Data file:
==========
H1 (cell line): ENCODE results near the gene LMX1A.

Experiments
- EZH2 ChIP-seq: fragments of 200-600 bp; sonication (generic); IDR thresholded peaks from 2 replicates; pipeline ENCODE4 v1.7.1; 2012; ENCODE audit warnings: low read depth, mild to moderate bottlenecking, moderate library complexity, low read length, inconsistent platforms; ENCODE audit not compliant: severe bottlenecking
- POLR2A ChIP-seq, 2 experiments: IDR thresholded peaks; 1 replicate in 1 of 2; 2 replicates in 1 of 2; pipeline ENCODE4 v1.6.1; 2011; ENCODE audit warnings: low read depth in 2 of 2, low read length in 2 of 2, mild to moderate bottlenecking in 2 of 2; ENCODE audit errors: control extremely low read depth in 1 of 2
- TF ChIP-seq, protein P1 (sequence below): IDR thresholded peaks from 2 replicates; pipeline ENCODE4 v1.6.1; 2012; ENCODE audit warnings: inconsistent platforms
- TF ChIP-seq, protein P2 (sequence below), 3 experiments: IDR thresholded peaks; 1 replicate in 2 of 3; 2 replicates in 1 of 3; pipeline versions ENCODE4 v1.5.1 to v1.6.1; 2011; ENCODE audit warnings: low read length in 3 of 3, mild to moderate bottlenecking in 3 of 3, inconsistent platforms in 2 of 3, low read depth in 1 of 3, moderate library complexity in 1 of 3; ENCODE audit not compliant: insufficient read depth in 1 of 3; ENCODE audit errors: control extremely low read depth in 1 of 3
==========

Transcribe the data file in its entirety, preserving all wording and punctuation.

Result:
H1 (cell line): ENCODE results near the gene LMX1A.

Experiments
- EZH2 ChIP-seq: fragments of 200-600 bp; sonication (generic); IDR thresholded peaks from 2 replicates; pipeline ENCODE4 v1.7.1; 2012; ENCODE audit warnings: low read depth, mild to moderate bottlenecking, moderate library complexity, low read length, inconsistent platforms; ENCODE audit not compliant: severe bottlenecking
- POLR2A ChIP-seq, 2 experiments: IDR thresholded peaks; 1 replicate in 1 of 2; 2 replicates in 1 of 2; pipeline ENCODE4 v1.6.1; 2011; ENCODE audit warnings: low read depth in 2 of 2, low read length in 2 of 2, mild to moderate bottlenecking in 2 of 2; ENCODE audit errors: control extremely low read depth in 1 of 2
- TF ChIP-seq, protein P1 (sequence below): IDR thresholded peaks from 2 replicates; pipeline ENCODE4 v1.6.1; 2012; ENCODE audit warnings: inconsistent platforms
- TF ChIP-seq, protein P2 (sequence below), 3 experiments: IDR thresholded peaks; 1 replicate in 2 of 3; 2 replicates in 1 of 3; pipeline versions ENCODE4 v1.5.1 to v1.6.1; 2011; ENCODE audit warnings: low read length in 3 of 3, mild to moderate bottlenecking in 3 of 3, inconsistent platforms in 2 of 3, low read depth in 1 of 3, moderate library complexity in 1 of 3; ENCODE audit not compliant: insufficient read depth in 1 of 3; ENCODE audit errors: control extremely low read depth in 1 of 3